Follow The Leader: Sobhi Batterjee, President and CEO, Saudi German Hospital President and CEO of Saudi German Hospital Group talks about his strategies for managing staff and driving a business' profit and social purpose.
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"I don't want to talk about money. Who cares about that? Do you care? I don't. That's not why I'm here. That's not why we're all here. We're here to help people, our customers." If you want to talk about the for-profit health industry with the President and CEO of Saudi German Hospital Group, take it from me, you had better come up with a clever strategy beforehand. Sobhi Batterjee completely foils my plans, and summarily dismisses the idea that this interview should be about how you can make one of the most lucrative industries work for you. No, he won't talk to you about how his healthcare group turns an impressive profit across the GCC, and no he won't give you details about the cost of his newest venture in Egypt and what kind of feasibility studies were commissioned. He will however orate on everything from corporate social responsibility (It doesn't exist like that!). So scrap whatever ideas you have going in to meet Batterjee, and instead let him do what he does best: Lead.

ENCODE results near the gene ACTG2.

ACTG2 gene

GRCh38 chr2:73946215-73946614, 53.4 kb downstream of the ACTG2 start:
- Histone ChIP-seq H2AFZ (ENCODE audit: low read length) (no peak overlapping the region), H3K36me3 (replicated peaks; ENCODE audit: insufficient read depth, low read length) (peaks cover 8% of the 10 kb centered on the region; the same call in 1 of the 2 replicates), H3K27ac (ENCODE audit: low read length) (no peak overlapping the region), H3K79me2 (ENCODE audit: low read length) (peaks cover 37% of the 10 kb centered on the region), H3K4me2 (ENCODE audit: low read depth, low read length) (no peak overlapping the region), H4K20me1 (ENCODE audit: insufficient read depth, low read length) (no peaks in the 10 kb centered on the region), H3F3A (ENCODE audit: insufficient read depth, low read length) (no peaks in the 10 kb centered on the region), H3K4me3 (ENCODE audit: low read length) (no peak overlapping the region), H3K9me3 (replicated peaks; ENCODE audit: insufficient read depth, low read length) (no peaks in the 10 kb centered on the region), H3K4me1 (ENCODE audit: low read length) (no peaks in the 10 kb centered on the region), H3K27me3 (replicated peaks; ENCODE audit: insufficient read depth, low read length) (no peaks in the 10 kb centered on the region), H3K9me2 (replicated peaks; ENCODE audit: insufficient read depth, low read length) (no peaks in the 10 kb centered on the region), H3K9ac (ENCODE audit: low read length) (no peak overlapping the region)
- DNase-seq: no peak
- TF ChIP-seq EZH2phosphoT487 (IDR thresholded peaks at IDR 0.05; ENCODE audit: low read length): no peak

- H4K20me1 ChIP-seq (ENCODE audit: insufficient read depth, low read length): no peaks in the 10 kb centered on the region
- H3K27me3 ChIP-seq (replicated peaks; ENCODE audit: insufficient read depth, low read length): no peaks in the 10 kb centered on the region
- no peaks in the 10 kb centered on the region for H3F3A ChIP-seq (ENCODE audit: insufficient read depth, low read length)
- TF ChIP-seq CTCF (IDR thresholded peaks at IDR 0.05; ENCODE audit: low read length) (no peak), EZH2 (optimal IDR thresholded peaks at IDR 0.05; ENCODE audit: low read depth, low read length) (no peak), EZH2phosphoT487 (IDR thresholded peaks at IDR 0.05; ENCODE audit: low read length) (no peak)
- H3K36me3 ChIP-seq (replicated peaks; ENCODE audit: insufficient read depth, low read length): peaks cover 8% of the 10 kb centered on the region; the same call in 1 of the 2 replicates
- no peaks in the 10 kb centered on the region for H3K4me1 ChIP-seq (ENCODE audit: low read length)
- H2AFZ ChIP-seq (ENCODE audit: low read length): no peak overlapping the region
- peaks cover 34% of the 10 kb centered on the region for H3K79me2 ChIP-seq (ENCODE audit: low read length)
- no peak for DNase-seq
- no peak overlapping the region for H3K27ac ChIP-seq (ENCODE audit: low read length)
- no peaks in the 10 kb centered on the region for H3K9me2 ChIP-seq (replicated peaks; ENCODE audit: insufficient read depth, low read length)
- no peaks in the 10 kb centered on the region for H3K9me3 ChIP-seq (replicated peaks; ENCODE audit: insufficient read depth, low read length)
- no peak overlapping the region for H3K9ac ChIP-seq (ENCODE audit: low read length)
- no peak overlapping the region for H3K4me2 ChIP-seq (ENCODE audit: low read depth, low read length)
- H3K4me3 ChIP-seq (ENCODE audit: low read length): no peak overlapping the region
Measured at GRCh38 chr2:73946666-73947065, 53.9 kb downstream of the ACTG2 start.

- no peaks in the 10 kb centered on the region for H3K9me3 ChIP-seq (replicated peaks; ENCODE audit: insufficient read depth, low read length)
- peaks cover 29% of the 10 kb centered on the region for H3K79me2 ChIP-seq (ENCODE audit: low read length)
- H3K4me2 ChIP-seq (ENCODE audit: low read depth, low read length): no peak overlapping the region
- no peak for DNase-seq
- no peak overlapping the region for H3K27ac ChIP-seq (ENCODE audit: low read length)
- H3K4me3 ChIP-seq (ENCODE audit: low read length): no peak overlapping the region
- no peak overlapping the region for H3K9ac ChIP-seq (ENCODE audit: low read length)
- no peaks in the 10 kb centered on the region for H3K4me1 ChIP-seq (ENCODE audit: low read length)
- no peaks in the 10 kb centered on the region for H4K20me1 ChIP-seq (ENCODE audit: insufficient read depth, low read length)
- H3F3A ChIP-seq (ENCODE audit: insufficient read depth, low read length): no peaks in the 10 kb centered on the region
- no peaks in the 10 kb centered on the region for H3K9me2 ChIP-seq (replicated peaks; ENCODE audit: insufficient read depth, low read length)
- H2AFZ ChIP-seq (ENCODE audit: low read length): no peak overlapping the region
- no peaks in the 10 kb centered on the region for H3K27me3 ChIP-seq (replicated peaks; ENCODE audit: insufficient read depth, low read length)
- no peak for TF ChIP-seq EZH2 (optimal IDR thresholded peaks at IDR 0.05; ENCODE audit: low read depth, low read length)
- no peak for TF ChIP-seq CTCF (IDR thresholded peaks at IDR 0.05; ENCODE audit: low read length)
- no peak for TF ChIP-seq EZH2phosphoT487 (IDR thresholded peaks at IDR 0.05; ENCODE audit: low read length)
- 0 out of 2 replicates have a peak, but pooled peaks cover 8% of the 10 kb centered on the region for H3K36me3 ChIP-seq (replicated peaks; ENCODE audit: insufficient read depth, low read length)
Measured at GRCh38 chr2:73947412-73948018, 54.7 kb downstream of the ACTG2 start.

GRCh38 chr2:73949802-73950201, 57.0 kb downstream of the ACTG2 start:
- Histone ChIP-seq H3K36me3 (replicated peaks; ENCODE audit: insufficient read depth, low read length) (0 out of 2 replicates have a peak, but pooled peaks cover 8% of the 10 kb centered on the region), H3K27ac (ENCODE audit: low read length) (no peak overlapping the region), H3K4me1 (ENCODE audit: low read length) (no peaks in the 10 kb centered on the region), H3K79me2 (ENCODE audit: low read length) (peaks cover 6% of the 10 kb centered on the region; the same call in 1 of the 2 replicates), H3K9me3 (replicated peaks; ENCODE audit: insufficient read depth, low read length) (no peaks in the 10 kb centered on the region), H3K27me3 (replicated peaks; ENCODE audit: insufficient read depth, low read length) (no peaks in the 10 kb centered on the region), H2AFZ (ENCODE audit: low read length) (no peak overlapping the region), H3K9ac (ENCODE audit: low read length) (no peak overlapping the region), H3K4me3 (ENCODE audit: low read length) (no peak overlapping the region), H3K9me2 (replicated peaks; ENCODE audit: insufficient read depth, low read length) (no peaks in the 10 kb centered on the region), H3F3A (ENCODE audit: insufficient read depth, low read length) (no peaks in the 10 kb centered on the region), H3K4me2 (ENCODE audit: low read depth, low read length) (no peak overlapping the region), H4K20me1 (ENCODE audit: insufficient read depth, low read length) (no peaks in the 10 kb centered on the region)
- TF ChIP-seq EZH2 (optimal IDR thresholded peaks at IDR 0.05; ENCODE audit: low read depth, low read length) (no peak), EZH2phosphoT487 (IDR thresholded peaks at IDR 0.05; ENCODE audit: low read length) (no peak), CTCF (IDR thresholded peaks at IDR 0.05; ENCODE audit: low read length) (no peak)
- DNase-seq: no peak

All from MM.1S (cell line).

Call this number right now, and tell him you have a problem, demands Batterjee gesturing toward a plaque fixed on the laboratory counter. We're at Saudi German Hospital in Dubai, and there is an organized bustle of staff, patients and their visitors, surrounding us. The plaque I admit that I thought this was a gimmick- has the direct mobile numbers of all the entire Saudi German Hospital (SGH) senior management team, including his own and that of his wife, Dr. Reem Osman CEO SGH Dubai. Batterjee insists that I test the numbers one by one from my own phone, and bids me to pretend that I'm a SGH customer with an issue. What happens? They all answer their phones, and only one of them seems somewhat reluctant to come to me personally to help me sort out my complaint.